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Perhaps don't park your car underneath the tree if you can help
it. Did the christening of this little
chap distracts from coverage of a crucial Select Committee enquiry? I
have had a great, great career at United. Sir Alex Ferguson releases
his autobiography. Is it a news event?
Does the use of graphics in news reports help or hinder our
understanding of the story? Two prominent events took place on
Wednesday afternoon: Prince George's christening and a Select
Committee enquiry. I don't think we can give an apology at the moment. I
suggest you can. But as MPs grilled offices, the infant prince of the
Royal family were arriving at Saint James 's Palace.
We asked the controller of the BBC News channel for a response to these
complaints. Anti`football `` onto football
royalty and a complaint, that the sport gets excessive NPR coverage.
Sir Alex Ferguson released his autobiography this week.
He's the most successful and feared manager in British football history,
but now, Sir Alex Ferguson is having to adjust to life without the
trophies and acclaim. After 27 years at the top of the game, I asked him
if he got out of the right time. I am relieved we won the league as my
last act. That was important. To be honest with you, our time had come.
Many viewers felt it was not appropriate for the release of his
book to be given such extensive airtime.
The head of the BBC newsroom responded to that issue.
Someone who divides opinion every time is the comedian Russell Brand.
How come I feel so cross with you? It can't be because of that beard.
It's gorgeous! You are a very trivial man. An interview with him
on Newsnight prompted this response from Robert.
Many TV news reports use graphics to help illustrate a story. Television
graphics have come a long way since a camera was pointed at a map on a
wall with place names stuck on with pins. Now whole new worlds can be
conjured up in a studio. But they don't always go down well with
viewers. What can be done is undoubtedly
impressive, and in recent months, Virtual reality has conjured up what
can be found on the sea bed and what might have happened in Oscar
Pistorius's house the night his girlfriend died. Reporters have
shown us were spending cuts could be made from a virtual treasury, and
last week, what vaccines children can be given. Another viewer who
remained unimpressed e`mailed: There are also concerns about less
elaborate visions such as the treatment of this four`year`old
killed by his mother and her partner.
Another development on the website and television has been the use of
calculators to help you work out, for instance, what class you belong
to as well as the impact on us of fuel pack `` fuel price rises and
inflation. So there is BBC News guilty of
self`indulgence using various visual toys at its disposal or do they add
significantly to viewers's understanding and enjoyment? Joining
me to discuss this is the BBC's editor of visual journalism. The
main complaints we have been getting have been about gratuitous desire to
impress. That's not actually illuminating the news. No one sets
out to do frivolous production techniques, no one sets out to
design a graphic that is seen as a gimmick. But there is a fine line
between that and something that grabs the viewer's attention, or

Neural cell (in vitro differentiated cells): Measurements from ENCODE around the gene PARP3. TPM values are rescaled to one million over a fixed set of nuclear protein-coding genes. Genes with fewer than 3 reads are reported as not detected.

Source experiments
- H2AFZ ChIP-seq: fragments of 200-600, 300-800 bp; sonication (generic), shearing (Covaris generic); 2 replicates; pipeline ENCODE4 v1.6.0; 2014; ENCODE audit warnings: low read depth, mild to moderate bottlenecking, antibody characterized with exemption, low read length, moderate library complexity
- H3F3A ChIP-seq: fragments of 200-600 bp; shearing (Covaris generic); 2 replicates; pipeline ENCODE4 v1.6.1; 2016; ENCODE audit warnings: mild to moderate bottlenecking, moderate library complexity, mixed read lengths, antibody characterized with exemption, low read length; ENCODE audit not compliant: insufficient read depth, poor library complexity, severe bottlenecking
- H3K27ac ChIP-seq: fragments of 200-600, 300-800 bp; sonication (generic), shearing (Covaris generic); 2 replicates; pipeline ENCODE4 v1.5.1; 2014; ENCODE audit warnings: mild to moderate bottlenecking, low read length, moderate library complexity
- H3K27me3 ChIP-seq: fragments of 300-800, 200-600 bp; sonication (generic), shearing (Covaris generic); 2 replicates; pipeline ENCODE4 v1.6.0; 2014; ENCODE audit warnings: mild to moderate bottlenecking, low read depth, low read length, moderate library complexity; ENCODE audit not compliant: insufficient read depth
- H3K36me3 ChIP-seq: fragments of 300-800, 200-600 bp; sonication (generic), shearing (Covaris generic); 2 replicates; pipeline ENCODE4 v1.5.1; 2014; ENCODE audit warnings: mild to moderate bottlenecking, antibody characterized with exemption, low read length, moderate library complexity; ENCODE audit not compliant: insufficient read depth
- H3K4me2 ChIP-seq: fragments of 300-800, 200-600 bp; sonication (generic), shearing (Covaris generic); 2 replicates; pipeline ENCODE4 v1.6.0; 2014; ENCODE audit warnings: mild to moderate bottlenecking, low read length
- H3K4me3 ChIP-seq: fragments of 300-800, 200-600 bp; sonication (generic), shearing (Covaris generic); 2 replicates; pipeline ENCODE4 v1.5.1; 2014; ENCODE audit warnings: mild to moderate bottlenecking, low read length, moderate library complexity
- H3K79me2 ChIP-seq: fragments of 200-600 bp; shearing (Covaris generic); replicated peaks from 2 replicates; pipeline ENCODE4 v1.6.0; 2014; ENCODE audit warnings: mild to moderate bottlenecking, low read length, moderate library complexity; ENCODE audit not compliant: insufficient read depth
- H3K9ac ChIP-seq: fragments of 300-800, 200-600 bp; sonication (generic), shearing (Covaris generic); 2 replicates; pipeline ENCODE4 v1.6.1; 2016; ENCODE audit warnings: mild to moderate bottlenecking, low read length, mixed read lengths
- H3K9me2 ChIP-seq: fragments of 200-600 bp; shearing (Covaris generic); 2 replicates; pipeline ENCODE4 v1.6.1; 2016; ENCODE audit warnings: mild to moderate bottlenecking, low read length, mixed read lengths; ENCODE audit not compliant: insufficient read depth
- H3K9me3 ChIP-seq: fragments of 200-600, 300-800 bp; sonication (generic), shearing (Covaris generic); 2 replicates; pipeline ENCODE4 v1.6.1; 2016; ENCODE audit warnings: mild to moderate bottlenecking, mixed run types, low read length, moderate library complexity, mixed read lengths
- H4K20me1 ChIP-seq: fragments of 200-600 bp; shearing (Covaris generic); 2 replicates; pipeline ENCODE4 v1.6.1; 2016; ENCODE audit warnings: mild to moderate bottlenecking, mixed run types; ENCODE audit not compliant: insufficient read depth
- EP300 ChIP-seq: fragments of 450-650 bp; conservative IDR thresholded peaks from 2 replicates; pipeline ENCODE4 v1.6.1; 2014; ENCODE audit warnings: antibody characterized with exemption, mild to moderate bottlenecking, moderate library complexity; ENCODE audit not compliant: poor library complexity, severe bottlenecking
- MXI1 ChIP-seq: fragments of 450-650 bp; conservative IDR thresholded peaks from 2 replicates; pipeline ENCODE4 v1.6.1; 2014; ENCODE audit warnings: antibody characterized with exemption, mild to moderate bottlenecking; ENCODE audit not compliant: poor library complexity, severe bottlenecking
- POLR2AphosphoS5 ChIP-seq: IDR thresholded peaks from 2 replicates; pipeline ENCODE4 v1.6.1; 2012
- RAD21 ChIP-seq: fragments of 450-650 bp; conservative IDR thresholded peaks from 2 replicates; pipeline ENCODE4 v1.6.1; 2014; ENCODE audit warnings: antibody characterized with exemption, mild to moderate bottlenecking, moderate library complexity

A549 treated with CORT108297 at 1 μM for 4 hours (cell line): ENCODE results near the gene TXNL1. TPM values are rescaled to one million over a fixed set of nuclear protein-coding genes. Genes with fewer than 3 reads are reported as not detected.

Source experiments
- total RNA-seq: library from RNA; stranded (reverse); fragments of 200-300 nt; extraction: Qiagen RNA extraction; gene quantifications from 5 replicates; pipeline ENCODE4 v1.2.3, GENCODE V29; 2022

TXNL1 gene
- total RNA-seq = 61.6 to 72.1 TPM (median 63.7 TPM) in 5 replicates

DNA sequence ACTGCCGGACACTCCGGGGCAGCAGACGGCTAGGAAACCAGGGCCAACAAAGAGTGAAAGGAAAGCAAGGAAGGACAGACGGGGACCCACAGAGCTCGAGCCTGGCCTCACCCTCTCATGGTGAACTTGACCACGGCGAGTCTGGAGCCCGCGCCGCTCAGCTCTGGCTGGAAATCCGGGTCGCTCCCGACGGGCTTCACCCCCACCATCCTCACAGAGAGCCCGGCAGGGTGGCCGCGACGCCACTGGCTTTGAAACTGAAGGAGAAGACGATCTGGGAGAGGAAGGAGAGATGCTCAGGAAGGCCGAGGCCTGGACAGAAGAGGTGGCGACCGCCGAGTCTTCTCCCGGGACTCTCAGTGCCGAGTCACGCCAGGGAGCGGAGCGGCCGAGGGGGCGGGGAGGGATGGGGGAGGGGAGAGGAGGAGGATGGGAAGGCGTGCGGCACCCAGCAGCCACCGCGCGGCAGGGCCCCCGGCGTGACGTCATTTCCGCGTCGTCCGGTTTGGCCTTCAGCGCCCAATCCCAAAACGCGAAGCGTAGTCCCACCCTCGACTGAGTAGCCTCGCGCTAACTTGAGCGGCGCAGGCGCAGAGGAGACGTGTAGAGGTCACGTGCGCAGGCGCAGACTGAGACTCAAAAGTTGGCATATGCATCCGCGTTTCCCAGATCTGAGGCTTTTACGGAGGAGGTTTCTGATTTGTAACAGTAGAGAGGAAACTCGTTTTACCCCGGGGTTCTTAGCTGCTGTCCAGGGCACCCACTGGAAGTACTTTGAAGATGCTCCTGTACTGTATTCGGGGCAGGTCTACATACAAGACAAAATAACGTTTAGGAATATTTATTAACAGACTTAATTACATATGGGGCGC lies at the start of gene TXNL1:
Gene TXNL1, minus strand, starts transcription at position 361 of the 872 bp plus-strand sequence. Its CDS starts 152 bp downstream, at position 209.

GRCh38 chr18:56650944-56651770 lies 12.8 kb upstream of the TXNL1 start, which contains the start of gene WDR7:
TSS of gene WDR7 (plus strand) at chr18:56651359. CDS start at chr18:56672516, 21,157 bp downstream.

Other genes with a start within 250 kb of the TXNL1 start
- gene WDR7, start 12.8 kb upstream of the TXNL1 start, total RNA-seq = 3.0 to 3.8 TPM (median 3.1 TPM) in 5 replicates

something that conveys information in such a way that someone will
watch and take notice. If we look at the gimmicky aspect, one of them is
the smoke coming up from the Kenyan maul and whether that really added
anything. Also things like the images of Daniel. People felt
distracted by it. If I take the Newsnight won first, that is using a
new piece of kit which allows the corresponding to control what is
coming on graphically onto the screen. I thought, actually, as a
storytelling technique where it showed where the attackers were
coming into the maul, I thought it was really quite effective and
useful. On Daniel, that is the first time I have seen that. I don't find
it really very gratuitous, I must say. I was expecting something that
was rotating faster and looking, in some way, disrespectful. I don't
think it was. Does it suggest that viewers are as impressed as
programme makers, perhaps? That's a real danger. That's why I am pleased
to come on and be informed about what viewers are saying as well.
Sometimes, we failed to get the balance right. But I want the view
was to know that we are always striving to do it right. The other
big issue is the idea of where stuff appears, for example on the website,
and people have complained about that. The data was not properly
scrutinised all looked properly done and is masquerading as strong
factual sourced information. One thing I absolutely stand`by is art
editorial values here and the fact that everything in, for example, the
class calculator was absolutely scrutinised. So although the result
might have been the tone was a little bit of fun, the academic
underpinning of it was very sure`footed. The thing about
calculators is they are one of the most popular things we do. The class
calculator, 7 million page views for that. In 7 million people, you will
get a fair amount of people who may have looked at it in full, I don't
like that. But a huge number of people looked at it and really liked
it and find these calculators put them at the heart of the story and
make it relevant to them personally. That's all from us this week. If you
want to share your opinions or even appear on the programme, you can
call us or e`mail us. You can find us on twitter and do have a look at
our website. We will be back